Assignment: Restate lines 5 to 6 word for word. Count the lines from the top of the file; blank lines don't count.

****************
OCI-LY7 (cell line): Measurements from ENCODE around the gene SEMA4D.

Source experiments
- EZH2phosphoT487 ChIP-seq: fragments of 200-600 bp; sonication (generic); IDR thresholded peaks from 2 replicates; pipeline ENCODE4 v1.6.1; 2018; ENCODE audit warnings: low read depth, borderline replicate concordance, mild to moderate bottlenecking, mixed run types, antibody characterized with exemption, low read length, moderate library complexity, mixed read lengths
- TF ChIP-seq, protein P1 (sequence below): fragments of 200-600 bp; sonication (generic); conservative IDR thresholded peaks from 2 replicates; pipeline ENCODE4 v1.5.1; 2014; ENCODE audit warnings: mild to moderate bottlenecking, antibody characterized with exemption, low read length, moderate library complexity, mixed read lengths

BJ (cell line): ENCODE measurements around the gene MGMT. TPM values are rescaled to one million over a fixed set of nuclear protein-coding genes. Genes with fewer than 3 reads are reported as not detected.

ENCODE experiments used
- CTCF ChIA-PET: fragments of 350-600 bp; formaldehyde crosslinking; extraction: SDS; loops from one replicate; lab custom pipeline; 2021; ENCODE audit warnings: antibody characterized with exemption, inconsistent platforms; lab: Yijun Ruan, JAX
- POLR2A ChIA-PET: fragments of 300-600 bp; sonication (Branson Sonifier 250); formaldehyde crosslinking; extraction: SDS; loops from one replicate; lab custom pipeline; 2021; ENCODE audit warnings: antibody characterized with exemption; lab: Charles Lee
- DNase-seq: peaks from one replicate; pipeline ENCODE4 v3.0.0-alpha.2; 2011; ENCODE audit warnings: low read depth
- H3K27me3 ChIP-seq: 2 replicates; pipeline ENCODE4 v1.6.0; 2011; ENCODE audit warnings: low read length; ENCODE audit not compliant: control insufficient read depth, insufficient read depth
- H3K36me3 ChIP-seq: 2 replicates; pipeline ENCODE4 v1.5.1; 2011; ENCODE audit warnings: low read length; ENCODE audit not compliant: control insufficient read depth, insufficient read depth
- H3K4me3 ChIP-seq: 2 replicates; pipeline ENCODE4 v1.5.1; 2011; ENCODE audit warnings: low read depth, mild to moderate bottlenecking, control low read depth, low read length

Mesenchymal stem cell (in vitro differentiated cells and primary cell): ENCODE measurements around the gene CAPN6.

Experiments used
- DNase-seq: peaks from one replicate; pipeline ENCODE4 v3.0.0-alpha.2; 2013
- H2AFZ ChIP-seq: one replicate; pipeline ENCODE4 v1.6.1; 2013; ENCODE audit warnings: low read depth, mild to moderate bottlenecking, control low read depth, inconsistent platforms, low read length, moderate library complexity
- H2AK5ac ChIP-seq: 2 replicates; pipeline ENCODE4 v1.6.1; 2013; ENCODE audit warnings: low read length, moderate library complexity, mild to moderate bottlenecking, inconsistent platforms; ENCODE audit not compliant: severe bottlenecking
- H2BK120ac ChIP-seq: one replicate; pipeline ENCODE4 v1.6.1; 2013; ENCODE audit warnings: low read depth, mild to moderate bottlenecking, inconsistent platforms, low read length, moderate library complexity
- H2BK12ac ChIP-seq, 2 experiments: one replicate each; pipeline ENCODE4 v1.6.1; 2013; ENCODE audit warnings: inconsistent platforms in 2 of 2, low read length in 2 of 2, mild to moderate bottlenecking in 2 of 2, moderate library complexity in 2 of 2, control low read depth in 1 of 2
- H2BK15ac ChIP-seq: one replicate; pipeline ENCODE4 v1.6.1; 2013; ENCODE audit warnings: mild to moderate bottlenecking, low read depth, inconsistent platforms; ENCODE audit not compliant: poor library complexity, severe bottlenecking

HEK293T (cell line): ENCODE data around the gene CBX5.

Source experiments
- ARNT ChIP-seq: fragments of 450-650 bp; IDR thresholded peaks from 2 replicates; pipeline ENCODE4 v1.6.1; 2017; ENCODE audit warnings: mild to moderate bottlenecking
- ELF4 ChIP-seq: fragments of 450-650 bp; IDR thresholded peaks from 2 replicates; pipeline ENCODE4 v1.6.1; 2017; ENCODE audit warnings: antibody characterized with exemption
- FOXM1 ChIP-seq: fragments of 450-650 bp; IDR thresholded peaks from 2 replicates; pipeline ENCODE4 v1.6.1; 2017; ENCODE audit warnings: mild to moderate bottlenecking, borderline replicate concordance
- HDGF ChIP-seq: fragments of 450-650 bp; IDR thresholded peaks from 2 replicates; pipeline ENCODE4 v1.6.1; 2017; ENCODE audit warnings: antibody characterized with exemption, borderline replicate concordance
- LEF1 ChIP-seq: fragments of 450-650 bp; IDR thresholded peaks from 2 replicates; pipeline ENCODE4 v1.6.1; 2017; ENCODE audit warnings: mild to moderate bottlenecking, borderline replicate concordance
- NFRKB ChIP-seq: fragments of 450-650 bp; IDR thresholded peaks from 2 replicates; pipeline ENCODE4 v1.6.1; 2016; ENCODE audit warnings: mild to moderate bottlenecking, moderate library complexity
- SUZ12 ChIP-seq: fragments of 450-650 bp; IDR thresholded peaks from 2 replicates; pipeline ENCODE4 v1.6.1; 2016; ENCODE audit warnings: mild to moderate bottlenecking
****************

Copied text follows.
BJ (cell line): ENCODE measurements around the gene MGMT. TPM values are rescaled to one million over a fixed set of nuclear protein-coding genes. Genes with fewer than 3 reads are reported as not detected.

ENCODE experiments used